Monitoring System Function Calls Using Safely Removable System Function Table Chaining

As noted above with respect to FIG. 3, a collector application 200 may include a kernel space module 310, which may generally operate to intercept network activities and/or to intercept application operational data. In some embodiments, this may be accomplished through the use of functionality built into and provided by the operating system itself. For instance, some embodiments may make use of the Linux “kprobes” utility, which allows performance information to be non-disruptively collected from any kernel routine. Other embodiments may utilize, for example, the the Solaris operating system's “dtrace” utility, which dynamically monitors the operating system kernel and user processes to record data at locations of interest. Utilities such as “kprobes” and “dtrace” may allow collector application 200 to monitor calls to system functions by network applications, and to collect and report performance data for the network applications. There are disadvantages inherent in this approach, however. In particular, porting collector application 200 to a different operating system may be difficult or impossible if the target operating system does not provide a utility offering functionality comparable to that of the “kprobes” or “dtrace” utilities without unacceptable overhead. Moreover, even if the target operating system does provide such functionality, the costs of maintaining operating system specific versions of collector application 200 may be prohibitive, and licensing conditions may impose restrictions on the use of such utilities.

One alternate, relatively operating-system-independent method for monitoring calls to system functions is a technique known as “hooking” the system functions. Typically, an operating system includes one or more tables containing function pointers, or memory addresses, of system functions, such as those related to, e.g., socket dispatching. As seen in FIG. 10, for instance, the operating system executing in kernel space 204 may maintain a function table 1015 containing function pointer [1] 1020 to system function Foo( ) 1025. When user application 1000 executing in user space 202 issues a function call 1005 to function Foo( ) function call 1005 is mapped by the operating system into an instruction 1010 to call the function located at the memory address indicated by function pointer [1] 1020 in the function table 1015. Because the memory address indicated by function pointer [1] 1020 points to system function Foo( ) 1025, system function Foo( ) 1025 is executed as a result of the call to function Foo( ) by user application 1000. It is to be understood that, in the present example, pointer 1020 is a function pointer; however, pointer 1020 may also be any of various other types of access descriptors, such as function descriptors provided by the AIX operating system and comprising function pointers and table of content anchors.

When a system function is hooked, the contents of the function table 1015 are modified to redirect calls to the system function. For example, in FIG. 10, pointer [2] 1045 in function table 1015, which previously contained a function pointer to system function Bar( ) 1055 as indicated by dotted line 1060, has been altered to instead point to hooking function 1050. When user application 1030 issues a function call 1035 to function Bar( ) function call 1035 is mapped by the operating system into an instruction 1040 to call the function located at the memory address indicated by function pointer [2] 1045 in the function table 1015. Because pointer 1045 now points to hooking function 1050, hooking function 1050 is executed as a result of the call to function Bar( ) by user application 1030. Once hooking function 1050 has completed execution, it may then call system function Bar( ) 1055 originally pointed to by function pointer [2] 1045 to provide the functionality of system function Bar( ) 1055.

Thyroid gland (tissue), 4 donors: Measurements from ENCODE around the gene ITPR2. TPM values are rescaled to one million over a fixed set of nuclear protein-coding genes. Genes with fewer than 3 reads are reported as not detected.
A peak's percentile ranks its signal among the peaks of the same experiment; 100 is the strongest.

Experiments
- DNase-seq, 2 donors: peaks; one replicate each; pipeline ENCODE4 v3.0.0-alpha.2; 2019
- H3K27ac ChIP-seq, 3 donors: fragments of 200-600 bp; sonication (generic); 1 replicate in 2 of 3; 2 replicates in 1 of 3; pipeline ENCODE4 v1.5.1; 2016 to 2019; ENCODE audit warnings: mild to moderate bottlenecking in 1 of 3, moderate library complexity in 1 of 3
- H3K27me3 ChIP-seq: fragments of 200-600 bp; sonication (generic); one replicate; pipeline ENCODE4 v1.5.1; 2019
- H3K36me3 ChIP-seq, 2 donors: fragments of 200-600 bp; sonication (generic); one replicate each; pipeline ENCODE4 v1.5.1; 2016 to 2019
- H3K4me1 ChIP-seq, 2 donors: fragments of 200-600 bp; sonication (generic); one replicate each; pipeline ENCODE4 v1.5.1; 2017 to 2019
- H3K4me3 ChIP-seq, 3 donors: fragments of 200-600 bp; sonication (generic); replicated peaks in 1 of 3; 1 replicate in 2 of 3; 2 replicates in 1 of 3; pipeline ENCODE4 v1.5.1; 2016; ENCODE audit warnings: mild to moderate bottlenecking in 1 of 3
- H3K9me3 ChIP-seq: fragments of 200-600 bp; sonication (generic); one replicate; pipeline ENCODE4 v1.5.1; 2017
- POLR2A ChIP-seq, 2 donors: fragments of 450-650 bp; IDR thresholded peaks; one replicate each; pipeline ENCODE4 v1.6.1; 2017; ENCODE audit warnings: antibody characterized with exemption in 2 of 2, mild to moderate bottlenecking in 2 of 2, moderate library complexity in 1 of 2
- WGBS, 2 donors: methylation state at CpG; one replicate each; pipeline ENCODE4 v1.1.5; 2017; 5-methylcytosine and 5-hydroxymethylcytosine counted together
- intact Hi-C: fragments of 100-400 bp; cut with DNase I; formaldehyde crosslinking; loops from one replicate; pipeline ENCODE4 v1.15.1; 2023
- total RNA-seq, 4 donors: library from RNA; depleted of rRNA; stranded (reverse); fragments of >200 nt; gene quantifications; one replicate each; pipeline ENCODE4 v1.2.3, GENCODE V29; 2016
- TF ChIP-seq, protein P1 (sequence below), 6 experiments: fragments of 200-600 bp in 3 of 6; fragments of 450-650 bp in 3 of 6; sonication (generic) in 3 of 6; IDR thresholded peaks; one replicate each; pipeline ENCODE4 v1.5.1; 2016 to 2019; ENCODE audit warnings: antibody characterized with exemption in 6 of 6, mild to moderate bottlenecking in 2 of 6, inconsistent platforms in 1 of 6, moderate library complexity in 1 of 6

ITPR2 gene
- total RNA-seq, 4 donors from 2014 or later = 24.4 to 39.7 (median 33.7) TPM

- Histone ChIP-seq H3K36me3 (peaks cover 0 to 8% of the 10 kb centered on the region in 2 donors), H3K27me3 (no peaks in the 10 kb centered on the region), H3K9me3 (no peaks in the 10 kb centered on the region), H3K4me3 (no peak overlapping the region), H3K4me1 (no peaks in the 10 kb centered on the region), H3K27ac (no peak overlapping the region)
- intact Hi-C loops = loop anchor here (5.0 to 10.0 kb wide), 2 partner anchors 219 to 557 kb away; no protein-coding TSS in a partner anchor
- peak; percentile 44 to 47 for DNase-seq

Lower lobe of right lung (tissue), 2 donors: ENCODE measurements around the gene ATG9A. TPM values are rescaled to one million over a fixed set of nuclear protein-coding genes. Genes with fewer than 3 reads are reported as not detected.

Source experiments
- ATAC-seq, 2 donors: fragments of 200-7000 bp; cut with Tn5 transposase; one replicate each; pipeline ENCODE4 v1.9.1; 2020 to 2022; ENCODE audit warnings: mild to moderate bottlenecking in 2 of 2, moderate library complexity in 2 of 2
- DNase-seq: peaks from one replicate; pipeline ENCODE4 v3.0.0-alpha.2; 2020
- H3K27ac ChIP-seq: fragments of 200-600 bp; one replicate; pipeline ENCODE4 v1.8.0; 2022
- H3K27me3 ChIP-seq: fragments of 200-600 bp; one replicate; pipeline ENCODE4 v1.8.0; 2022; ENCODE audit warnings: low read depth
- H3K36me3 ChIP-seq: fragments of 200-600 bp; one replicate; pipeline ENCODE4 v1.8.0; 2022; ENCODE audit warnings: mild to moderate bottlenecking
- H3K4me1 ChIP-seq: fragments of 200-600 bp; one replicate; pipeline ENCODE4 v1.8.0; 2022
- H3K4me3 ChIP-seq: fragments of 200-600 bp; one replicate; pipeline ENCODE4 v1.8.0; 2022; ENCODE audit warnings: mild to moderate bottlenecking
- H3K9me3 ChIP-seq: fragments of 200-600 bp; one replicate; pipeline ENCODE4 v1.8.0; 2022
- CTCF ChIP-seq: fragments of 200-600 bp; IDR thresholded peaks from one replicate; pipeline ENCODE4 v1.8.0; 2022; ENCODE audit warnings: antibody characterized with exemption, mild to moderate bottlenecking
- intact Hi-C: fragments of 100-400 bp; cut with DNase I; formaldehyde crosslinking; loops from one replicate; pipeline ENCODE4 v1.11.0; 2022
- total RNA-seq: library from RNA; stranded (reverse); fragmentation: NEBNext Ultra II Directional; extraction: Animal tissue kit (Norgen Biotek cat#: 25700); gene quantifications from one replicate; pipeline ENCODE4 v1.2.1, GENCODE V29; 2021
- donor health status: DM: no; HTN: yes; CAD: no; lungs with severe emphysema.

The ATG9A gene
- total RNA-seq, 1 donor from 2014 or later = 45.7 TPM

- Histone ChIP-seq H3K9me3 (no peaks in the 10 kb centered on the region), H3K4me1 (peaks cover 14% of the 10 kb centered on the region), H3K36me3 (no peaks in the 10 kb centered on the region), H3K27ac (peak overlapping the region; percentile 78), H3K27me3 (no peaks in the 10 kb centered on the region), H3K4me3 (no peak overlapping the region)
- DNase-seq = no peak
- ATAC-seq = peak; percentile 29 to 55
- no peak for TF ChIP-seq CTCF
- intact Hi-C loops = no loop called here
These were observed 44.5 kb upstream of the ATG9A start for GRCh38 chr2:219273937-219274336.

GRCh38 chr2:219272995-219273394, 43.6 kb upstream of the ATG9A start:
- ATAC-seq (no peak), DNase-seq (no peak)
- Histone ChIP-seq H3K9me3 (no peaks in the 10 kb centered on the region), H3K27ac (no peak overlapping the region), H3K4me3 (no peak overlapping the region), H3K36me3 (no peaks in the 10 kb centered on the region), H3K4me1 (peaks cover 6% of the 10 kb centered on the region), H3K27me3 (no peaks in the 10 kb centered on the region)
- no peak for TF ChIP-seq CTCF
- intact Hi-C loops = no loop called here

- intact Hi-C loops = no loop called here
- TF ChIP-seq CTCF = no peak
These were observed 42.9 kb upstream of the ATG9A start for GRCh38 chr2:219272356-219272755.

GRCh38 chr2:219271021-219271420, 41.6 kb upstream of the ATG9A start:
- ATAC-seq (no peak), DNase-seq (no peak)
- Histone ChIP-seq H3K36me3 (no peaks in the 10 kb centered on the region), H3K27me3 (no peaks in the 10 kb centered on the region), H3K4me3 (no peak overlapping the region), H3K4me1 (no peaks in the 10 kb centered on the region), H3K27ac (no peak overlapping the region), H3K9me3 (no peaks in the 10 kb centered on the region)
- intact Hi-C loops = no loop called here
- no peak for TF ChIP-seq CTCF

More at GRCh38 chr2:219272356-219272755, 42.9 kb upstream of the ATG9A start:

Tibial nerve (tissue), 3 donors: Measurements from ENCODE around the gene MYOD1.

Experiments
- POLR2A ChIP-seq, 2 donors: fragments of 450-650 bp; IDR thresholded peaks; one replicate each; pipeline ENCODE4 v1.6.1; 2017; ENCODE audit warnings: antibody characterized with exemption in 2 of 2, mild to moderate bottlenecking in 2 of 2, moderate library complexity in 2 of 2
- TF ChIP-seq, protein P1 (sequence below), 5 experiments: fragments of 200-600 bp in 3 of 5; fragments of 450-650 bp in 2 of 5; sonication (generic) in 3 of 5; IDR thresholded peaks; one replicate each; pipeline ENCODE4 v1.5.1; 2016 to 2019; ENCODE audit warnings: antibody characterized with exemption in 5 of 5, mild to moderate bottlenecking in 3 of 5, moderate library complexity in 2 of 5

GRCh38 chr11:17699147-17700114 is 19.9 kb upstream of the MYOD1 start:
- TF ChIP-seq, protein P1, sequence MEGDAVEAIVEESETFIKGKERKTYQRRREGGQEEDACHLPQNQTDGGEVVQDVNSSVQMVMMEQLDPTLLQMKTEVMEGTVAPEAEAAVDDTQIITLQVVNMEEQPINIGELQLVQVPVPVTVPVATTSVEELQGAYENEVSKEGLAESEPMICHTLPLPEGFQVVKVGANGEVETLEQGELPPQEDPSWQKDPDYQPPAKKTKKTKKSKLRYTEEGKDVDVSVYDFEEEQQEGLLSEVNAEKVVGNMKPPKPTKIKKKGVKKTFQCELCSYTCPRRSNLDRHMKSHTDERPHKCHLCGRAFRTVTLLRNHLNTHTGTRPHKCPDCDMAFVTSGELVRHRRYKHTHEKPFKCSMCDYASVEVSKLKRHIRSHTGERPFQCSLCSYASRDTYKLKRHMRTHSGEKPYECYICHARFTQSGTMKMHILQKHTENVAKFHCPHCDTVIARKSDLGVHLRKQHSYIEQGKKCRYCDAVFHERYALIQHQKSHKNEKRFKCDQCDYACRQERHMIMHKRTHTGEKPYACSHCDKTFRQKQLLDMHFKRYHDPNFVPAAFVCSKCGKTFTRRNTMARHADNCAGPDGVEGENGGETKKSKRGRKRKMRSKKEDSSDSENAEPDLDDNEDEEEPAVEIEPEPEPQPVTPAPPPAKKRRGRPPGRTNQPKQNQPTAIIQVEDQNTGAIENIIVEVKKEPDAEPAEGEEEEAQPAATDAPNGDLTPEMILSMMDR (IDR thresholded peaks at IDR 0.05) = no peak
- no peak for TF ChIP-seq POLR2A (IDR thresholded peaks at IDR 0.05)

By hooking system function calls, an application such as collector 200 may intercept and monitor all calls to hooked system functions, and may provide functionality to supplement or even replace the functionality provided by system functions. However, this technique as illustrated in FIG. 10 is not without risks. The functionality of hooking function 1050, for instance, depends on pointer 1045 storing the memory address of hooking function 1050. If a subsequently installed application changes the memory addresses stored in pointer 1045, then the functionality provided by hooking function 1050 may be unavailable. Moreover, while hooking functions may be “chained” such that multiple hooking functions are executed in sequence in response to a single system function call by a user application, the operating system may be destabilized by the installation or removal of one of the hooking functions in the chain, particularly if the hooking function is unaware of or does not account for the presence of other hooking functions installed previously or subsequently. This may result in, for instance, system crashes caused by outstanding calls to hooked functions that attempt to return through code that has been removed.

In some embodiments, therefore, collector application 200 may provide a method of monitoring system calls using safely removable function table chaining. FIG. 11 illustrates exemplary data structures and functions that may provide safely removable function table chaining according to some embodiments. Dispatch function 1135 and metadata block 1130 may be loaded into a dynamically allocated page of pinned kernel memory 1125. It is to be understood that “pinned” kernel memory is memory that will not be swapped to disk or other physical media as part of a virtual memory management system, and that is globally accessible from within kernel space 204. Accordingly, metadata block 1130 and dispatch function 1135 may remain persistent in memory, and may always be accessible in kernel space 204.